The novel draws a simple line through the population!one that divides the privileged from the poor!and identifies that division as the primary source of evil and suffering in the world. Here. Ruthie. Tom runs into Jim asy who. landowner and tenant. after being released from +ail. 2hen the police hunt him down and kill him in Tom's presence. One day. while the family moves into a bo'car on a cotton farm. giving whatever food he had to his son. the Joads cannot survive without steady work. Tom learns that the police are planning to stage a riot in the camp. 1till. and the people in the dominant roles struggle viciously to preserve their positions. so that her daughter can nurse the dying man. which will allow them to shut down the facilities. 0n order to protect themselves from such danger. asy has made many enemies among the landowners. one day. the Joads and the collective body of migrant workers. They find employment picking fruit. social. the te't argues that it is not their genetics but their loyalty and commitment to one another that establishes their . leads them to a dry barn not far away. 7ow. Rains set in and flood the land. since they believe that the influ' of migrant farmers might cause history to repeat itself. generations later. and economic circumstances separate people into rich and poor. but soon learn that they are earning a decent wage only because they have been hired to break a workers' strike. He has not eaten for days. shuffled from one filthy roadside camp to the ne't. while working at a pipe*laying +ob. Man's Inhumanity to Man 1teinbeck consistently and woefully points to the fact that the migrants' great suffering is caused not by bad weather or mere misfortune but by their fellow human beings. reveals to a girl in the camp that her brother has killed two men and is hiding nearby. The end of the cotton season means the end of work. :y alerting and organi9ing the men in the camp. the landowners create a system in which the migrants are treated like animals. 3lthough the Joads are +oined by blood. he Saving Power of Family and Fellowship The $rapes of 2rath chronicles the story of two %families&. However. denied livable wages. Tom heads off to fulfill Jim's task of organi9ing the migrant workers. and #a. Tom helps to defuse the danger. desperate to get her family to safety from the floods. Reali9ing that Rose of 1haron is now producing milk. they find a young boy kneeling over his father. Historical. rendered it their own. the youngest Joad daughter. 0n his brief history of alifornia in hapter 7ineteen. the alifornia landowners see this historical e'ample as a threat. by working it and making it produce. in the process. Tom goes into hiding. has begun organi9ing workers. Rose of 1haron gives birth to a stillborn child. and the family soon finds many friends and a bit of work. 1teinbeck portrays the state as the product of land*hungry s"uatters who took the land from #e'icans and. and word sweeps across the land that there are no +obs to be had for three months.3 government*run camp proves much more hospitable to the Joads. Tom retaliates and kills a police officer. #a Joad finds Tom and sends him away. #a sends the others outside. and forced to turn against their brethren simply to survive. who is slowly starving to death. and they have to move on. 8earing for his safety. as pleasant as life in the government camp is.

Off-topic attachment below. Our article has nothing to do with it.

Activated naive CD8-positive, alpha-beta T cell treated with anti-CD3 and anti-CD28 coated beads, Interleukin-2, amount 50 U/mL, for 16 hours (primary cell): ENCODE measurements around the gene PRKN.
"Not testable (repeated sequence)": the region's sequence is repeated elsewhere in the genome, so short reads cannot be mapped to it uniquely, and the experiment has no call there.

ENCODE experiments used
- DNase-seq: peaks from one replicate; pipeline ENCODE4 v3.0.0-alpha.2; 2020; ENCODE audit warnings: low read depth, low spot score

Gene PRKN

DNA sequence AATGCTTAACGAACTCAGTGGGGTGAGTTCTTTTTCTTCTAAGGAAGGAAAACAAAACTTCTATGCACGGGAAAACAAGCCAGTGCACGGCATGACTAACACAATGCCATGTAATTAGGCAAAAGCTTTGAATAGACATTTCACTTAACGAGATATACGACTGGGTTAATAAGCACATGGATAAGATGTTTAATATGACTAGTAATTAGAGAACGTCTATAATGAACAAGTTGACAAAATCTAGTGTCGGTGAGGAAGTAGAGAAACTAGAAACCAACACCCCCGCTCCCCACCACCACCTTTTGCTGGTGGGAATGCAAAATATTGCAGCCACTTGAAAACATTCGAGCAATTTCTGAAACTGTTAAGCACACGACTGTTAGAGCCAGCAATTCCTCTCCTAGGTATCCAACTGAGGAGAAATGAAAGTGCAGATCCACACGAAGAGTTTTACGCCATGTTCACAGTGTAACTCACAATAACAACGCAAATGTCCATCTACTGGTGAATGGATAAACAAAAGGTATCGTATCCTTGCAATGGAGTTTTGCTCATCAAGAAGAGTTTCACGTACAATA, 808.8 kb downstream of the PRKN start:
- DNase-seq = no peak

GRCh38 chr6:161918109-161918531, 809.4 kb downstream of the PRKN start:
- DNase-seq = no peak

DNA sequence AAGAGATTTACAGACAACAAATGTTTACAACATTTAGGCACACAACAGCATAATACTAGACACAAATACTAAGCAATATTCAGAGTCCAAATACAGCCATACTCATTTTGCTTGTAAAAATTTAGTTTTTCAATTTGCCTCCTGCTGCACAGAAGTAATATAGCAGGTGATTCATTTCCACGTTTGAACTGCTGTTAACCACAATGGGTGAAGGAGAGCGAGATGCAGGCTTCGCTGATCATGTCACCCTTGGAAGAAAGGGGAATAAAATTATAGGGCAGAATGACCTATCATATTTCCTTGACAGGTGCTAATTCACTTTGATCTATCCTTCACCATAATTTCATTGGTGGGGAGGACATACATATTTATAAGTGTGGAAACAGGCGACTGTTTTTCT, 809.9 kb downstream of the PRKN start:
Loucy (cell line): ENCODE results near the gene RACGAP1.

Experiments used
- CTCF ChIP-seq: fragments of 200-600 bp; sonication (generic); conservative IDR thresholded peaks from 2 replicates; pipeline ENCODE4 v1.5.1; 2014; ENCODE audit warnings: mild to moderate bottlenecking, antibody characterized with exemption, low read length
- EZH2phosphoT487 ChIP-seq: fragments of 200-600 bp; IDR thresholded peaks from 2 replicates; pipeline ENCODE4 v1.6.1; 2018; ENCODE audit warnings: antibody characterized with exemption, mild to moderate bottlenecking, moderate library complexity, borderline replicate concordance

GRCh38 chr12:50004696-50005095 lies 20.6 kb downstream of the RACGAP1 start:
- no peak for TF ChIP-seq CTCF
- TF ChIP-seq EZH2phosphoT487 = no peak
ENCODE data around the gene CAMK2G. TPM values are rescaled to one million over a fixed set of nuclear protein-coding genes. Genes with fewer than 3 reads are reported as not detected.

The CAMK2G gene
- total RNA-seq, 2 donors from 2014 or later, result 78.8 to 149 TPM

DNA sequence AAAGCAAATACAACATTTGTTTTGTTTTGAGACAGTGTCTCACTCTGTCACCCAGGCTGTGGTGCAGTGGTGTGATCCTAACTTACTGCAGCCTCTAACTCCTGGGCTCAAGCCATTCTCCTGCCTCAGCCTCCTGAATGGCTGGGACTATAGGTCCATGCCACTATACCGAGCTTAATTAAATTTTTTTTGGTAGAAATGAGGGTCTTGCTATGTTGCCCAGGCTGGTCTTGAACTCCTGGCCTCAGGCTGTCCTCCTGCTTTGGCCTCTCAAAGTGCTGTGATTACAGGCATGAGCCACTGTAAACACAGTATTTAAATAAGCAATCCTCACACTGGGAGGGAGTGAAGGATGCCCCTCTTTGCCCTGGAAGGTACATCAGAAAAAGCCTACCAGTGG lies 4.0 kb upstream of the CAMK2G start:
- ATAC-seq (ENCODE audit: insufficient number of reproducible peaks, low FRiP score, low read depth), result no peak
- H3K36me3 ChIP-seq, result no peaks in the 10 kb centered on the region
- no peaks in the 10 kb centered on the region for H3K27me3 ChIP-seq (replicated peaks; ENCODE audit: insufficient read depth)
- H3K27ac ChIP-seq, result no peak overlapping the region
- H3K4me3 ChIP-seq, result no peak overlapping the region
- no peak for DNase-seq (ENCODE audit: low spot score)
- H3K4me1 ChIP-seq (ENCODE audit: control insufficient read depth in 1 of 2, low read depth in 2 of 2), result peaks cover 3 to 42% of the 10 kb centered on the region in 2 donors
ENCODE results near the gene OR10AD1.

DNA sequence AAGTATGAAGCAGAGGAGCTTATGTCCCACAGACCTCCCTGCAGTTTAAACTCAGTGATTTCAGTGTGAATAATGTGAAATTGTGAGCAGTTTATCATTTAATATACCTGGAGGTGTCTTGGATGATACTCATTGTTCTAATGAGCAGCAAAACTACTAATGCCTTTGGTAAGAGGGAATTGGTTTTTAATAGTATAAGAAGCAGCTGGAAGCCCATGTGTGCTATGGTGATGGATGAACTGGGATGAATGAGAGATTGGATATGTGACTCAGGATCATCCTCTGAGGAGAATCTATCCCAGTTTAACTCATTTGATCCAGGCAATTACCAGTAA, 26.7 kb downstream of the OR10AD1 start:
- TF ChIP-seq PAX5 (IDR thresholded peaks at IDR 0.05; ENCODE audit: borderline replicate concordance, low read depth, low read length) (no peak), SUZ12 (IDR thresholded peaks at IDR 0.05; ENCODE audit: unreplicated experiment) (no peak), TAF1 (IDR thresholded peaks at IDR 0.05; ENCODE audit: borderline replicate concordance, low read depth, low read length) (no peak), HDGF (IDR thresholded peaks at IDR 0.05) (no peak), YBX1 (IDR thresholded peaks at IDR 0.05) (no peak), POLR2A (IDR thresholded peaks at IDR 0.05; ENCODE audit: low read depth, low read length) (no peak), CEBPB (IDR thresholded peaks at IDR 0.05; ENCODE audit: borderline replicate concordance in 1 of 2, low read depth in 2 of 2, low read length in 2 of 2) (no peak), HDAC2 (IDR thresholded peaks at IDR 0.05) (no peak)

& The women's certainty is based on their understanding that the men's wrath bespeaks their healthy sense of self* respect.& 0n the face of adversity. 3t every turn. e'pository chapters = hapter Twenty*7ine>. 0n hapters Thirteen and 8ifteen. 0n a remarkably short time. the biological family unit. watching their husbands and brothers and sons. 1teinbeck makes a clear connection in his novel between dignity and rage. The loss of home became one loss. the children were the children of all. the livelihood of the migrants depends upon their union. in which the worker women. and Tom have left the family. he emphasi9es the importance of maintaining self*respect in order to survive spiritually. many of the evils that plague the Joad family and the migrants stem from selfishness. 3s long as people maintain a sense of in+ustice!a sense of anger against those who seek to undercut their pride in themselves!they will never lose their dignity. "uickly becomes a thing of the past. The Dignity of Wrath The Joads stand as e'emplary figures in their refusal to be broken by the circumstances that conspire against them. 1teinbeck presents both greed and generosity . The Multiplying Effe ts of Selfishness and !ltruism 3ccording to 1teinbeck. %his& people are all people. The reader witnesses this phenomenon at work when the Joads meet the 2ilsons. the two groups merge into one. This notion receives particular reinforcement in 1teinbeck's images of the festering grapes of wrath = hapter Twenty*8ive>.true kinship. the family possesses neither food nor promise of work. <et it is at this moment = hapter Thirty> that the family manages to rise above hardship to perform an act of unsurpassed kindness and generosity for the starving man. The Joads have suffered incomparable losses. and in the last of the short. 3ware that their livelihood and survival depend upon their devotion to the collective good. Rose of 1haron gives birth to a stillborn baby. 1teinbeck seems intent on showing their dignity and honor. lacking a home to define its boundaries. 1imple self*interest motivates the landowners and businessmen to sustain a system that sinks thousands of families into poverty. This merging takes place among the migrant community in general as well. 0n the migrant lifestyle portrayed in the book. onnie. Throughout the novel. evenly matched in their conflict with each other. showing that the Joads have not lost their sense of the value of human life. for e'ample. 1teinbeck constantly emphasi9es self*interest and altruism as e"ual and opposite powers. 7owhere is this more evident than at the end of the novel. the migrants unite!sharing their dreams as well as their burdens!in order to survive. 0n contrast to and in conflict with this policy of selfishness stands the migrants' behavior toward one another. sharing one another's hardships and committing to one another's survival. 3s Tom eventually reali9es. %twenty families became one family. as life on the road demands that new connections and new kinships be formed. 7oah. know that these men will remain strong %as long as fear ?can@ turn to wrath. and the golden time in the 2est was one dream.